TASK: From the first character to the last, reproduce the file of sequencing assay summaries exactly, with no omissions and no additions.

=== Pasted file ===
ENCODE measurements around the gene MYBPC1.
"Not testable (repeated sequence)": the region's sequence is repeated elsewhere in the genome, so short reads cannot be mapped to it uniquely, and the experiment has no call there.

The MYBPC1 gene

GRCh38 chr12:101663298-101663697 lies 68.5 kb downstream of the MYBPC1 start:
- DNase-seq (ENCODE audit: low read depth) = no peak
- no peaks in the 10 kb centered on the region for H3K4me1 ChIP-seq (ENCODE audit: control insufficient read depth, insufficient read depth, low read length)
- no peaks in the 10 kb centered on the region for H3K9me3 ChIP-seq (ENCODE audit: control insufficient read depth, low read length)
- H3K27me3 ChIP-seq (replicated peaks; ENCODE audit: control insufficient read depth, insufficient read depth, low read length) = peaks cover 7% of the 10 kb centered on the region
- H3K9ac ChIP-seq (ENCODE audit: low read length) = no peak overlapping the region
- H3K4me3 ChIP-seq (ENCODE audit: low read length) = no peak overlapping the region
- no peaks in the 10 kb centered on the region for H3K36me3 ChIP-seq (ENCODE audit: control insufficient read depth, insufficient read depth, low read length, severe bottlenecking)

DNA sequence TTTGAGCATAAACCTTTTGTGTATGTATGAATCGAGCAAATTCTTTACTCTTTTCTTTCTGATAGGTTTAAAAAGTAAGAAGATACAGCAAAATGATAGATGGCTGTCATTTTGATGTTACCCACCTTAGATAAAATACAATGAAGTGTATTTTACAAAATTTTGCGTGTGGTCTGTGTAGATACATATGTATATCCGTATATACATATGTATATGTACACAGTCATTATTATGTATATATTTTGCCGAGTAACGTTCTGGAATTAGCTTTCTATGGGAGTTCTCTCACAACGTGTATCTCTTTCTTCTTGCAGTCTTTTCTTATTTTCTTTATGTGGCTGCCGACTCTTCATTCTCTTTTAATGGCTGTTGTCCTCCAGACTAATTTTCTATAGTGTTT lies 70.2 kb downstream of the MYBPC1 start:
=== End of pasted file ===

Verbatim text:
ENCODE measurements around the gene MYBPC1.
"Not testable (repeated sequence)": the region's sequence is repeated elsewhere in the genome, so short reads cannot be mapped to it uniquely, and the experiment has no call there.

The MYBPC1 gene

GRCh38 chr12:101663298-101663697 lies 68.5 kb downstream of the MYBPC1 start:
- DNase-seq (ENCODE audit: low read depth) = no peak
- no peaks in the 10 kb centered on the region for H3K4me1 ChIP-seq (ENCODE audit: control insufficient read depth, insufficient read depth, low read length)
- no peaks in the 10 kb centered on the region for H3K9me3 ChIP-seq (ENCODE audit: control insufficient read depth, low read length)
- H3K27me3 ChIP-seq (replicated peaks; ENCODE audit: control insufficient read depth, insufficient read depth, low read length) = peaks cover 7% of the 10 kb centered on the region
- H3K9ac ChIP-seq (ENCODE audit: low read length) = no peak overlapping the region
- H3K4me3 ChIP-seq (ENCODE audit: low read length) = no peak overlapping the region
- no peaks in the 10 kb centered on the region for H3K36me3 ChIP-seq (ENCODE audit: control insufficient read depth, insufficient read depth, low read length, severe bottlenecking)

DNA sequence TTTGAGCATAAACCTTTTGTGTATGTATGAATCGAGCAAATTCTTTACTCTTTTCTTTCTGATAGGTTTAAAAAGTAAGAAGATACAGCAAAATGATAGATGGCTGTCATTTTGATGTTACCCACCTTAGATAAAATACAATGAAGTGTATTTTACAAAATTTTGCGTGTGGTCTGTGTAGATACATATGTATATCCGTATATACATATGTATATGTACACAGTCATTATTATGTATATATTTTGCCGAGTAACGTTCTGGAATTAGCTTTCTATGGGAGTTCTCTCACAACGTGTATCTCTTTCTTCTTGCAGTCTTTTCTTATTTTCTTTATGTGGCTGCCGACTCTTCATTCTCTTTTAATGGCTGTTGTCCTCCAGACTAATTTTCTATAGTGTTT lies 70.2 kb downstream of the MYBPC1 start: